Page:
Fashion’s obsession with fakes and imitations takes on new life in 2022 | Bot To News


In 2022, fakeness seems to be the new fashion reality. Take, for example, Loewe’s spring 2023 collection, for which creative director Jonathan Anderson looked to artificiality as a source of inspiration. Surreal elements of science fiction were attached to dresses, shoes and bags. The designer put features of nature and everyday ephemera on full display, such as magnified fiberglass anthurium flowers attached to dresses; or uncluttered and pixelated t-shirts. Puppets and Puppets models wore bags taped with bananas, cookies and other fake food that looked hyperreal, and straight off a plate. After what seems like a lifetime of Hermès shopping, obsessions with luxury “It” bags, and Old Money TikTok content, trends have recently veered in the opposite direction: editors, stylists, and influencers have taken to shopping bags printed with Birkins splashed across them. in different shades, made by emerging brand XYLK. (The label calls it “not a fake Birkin, but a real grocery bag.”) Who could forget the subreddit where the rich go to pick up the best fake Birkin bags money can buy? Credit all of this to the memeification of fashion—or a growing penchant for all things tongue-in-cheek—but as the socio-political climate grows ever more surreal, fashion is embracing fakeness in a new way. Today, the ironic fake, as well as the subversive idea of ​​fakeness, plays with the concepts of luxury, class and the way of consuming fashion.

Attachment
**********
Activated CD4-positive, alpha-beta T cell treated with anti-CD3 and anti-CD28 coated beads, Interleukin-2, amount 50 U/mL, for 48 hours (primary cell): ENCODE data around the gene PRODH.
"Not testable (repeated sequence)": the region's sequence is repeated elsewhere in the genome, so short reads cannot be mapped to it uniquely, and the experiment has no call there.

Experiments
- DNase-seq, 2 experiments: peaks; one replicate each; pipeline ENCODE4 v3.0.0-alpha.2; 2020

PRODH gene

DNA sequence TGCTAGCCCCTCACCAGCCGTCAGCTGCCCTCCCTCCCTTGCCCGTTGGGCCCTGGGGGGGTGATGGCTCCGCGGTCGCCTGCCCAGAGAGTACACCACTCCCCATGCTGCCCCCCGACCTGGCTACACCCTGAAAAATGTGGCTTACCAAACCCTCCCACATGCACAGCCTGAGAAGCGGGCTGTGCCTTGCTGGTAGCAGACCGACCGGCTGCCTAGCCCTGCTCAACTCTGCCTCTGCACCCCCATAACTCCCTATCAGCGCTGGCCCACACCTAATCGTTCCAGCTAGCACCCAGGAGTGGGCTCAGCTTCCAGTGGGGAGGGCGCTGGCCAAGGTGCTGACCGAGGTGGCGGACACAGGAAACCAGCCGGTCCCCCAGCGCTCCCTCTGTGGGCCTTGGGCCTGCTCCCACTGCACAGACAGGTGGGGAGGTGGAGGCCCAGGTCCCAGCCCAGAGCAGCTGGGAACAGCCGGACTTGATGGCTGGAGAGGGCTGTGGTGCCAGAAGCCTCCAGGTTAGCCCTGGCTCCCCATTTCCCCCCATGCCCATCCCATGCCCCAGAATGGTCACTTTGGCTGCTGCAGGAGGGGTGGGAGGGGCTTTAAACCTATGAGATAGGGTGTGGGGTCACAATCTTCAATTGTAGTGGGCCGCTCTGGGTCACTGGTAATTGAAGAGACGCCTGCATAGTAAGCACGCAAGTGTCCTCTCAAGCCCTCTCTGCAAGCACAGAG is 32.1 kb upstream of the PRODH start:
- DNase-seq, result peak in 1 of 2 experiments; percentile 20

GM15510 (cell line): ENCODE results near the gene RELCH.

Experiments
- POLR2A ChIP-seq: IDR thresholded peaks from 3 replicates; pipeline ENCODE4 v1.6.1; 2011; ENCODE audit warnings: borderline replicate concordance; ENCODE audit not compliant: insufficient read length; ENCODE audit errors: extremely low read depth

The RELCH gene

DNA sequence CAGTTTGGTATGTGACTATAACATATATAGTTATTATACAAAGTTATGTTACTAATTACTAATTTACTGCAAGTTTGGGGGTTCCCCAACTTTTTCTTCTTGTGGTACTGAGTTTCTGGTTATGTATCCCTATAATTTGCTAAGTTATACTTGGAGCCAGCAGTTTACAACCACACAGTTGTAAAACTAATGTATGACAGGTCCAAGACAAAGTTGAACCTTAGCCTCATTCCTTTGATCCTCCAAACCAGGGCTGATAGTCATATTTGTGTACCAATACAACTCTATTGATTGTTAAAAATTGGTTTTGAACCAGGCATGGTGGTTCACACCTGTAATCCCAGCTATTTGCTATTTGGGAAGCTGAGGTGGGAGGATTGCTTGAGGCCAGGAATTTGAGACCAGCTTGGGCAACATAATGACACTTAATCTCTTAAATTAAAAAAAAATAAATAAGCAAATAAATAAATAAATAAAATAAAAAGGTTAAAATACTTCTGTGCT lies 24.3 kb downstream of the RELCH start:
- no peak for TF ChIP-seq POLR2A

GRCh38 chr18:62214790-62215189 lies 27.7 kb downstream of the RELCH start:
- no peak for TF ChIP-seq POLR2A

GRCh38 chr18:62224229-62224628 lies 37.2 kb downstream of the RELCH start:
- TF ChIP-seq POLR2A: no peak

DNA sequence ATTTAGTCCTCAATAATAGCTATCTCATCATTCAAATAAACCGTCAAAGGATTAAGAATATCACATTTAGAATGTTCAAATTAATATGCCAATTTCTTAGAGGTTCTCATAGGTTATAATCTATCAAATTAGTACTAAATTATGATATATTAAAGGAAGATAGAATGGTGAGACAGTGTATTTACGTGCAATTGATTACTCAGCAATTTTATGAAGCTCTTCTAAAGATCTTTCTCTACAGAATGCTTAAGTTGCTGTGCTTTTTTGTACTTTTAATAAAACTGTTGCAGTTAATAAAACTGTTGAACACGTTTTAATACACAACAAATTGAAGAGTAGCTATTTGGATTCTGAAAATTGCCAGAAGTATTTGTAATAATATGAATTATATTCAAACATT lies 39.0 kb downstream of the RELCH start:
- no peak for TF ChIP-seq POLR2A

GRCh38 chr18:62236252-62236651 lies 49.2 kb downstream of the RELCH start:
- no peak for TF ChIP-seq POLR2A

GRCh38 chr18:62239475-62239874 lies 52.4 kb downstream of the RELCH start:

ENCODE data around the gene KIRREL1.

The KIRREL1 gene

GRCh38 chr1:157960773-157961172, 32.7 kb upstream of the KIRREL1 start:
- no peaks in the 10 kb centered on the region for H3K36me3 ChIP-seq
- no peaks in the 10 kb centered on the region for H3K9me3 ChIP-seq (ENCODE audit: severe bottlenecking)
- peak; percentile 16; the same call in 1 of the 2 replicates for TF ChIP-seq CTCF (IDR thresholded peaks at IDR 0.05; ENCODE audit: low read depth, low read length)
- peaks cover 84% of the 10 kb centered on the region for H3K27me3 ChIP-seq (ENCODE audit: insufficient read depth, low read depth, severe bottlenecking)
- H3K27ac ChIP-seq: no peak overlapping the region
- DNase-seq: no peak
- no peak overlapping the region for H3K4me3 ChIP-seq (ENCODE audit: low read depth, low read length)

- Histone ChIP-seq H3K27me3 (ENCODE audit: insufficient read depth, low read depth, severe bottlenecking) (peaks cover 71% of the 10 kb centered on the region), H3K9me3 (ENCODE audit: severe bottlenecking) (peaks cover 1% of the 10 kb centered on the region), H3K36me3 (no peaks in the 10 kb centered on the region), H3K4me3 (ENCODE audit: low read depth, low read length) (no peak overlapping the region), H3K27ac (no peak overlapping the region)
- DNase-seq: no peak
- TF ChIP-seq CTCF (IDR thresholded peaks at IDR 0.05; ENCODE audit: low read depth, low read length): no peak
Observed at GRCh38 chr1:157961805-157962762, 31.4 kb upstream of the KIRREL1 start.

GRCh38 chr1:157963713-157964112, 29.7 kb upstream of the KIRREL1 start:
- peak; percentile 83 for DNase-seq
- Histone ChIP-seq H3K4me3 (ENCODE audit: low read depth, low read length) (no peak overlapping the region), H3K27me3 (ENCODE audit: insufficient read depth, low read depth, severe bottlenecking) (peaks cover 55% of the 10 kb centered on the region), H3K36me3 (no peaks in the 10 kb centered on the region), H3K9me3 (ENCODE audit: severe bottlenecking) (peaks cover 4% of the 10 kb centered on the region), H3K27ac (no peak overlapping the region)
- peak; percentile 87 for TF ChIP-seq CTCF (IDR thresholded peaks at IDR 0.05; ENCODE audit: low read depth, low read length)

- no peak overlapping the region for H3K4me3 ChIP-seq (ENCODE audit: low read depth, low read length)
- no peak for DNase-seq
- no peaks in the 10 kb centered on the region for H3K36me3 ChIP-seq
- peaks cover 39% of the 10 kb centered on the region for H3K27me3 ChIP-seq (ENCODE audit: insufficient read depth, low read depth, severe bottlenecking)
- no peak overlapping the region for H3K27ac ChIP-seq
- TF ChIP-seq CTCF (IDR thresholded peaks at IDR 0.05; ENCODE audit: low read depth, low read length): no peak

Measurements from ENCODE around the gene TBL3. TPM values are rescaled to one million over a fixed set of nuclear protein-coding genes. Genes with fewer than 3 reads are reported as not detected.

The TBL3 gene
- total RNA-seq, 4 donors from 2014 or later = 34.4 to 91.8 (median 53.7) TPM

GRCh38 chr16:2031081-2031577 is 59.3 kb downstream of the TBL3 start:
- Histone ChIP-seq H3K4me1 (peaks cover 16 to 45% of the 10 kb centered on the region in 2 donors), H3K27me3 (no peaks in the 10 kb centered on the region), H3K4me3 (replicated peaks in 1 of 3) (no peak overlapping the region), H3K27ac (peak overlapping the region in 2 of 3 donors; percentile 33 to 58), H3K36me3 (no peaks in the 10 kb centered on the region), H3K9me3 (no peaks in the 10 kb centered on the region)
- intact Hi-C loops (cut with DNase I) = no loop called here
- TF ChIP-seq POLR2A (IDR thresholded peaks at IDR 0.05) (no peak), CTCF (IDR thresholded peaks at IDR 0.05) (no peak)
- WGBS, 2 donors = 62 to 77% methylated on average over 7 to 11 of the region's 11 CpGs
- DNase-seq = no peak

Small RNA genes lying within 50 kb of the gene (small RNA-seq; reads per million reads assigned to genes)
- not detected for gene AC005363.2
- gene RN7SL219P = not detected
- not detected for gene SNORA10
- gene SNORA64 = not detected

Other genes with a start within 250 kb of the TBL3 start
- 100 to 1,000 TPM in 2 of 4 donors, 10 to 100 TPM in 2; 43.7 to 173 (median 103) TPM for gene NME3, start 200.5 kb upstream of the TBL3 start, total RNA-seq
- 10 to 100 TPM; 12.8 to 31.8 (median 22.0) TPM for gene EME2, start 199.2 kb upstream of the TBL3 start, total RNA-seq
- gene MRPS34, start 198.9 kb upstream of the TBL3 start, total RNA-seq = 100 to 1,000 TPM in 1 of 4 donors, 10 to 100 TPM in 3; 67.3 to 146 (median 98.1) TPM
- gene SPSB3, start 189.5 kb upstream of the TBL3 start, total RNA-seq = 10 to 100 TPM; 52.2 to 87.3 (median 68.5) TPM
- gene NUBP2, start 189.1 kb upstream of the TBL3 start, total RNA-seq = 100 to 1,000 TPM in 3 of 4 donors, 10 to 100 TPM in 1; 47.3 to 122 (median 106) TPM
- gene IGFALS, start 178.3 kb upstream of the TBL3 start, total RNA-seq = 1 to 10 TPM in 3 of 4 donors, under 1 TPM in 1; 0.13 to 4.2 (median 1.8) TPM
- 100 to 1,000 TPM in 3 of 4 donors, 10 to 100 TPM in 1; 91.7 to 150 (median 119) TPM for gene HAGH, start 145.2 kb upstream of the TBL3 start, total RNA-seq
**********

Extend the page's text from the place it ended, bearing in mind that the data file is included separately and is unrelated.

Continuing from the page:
Of course, fashion and fakes go back a long way. “Pretending has been done for millennia,” says historian Valerie Steele, director and chief curator of The Museum at the Fashion Institute of Technology. The most obvious connotation that comes to mind is the idea of ​​copycats, which made their way into the American consumer market as early as the early 1900s, when American designers would go to Paris with the specific intention of copying fashion there and bringing it back. Clothing didn’t even carry labels until the mid-1800s, when designers used them as a way to define authenticity. (Couturier Charles Frederick Worth is credited as the first designer to begin signing his name on his clothes during the 1860s.) Of course, this change encouraged the proliferation of imitations. Around 1913, French couturier Paul Poiret discovered illegal copies of his designs, down to the label, being sold for a fraction of the price in the United States.

Looks from Loewe’s spring 2023 collection.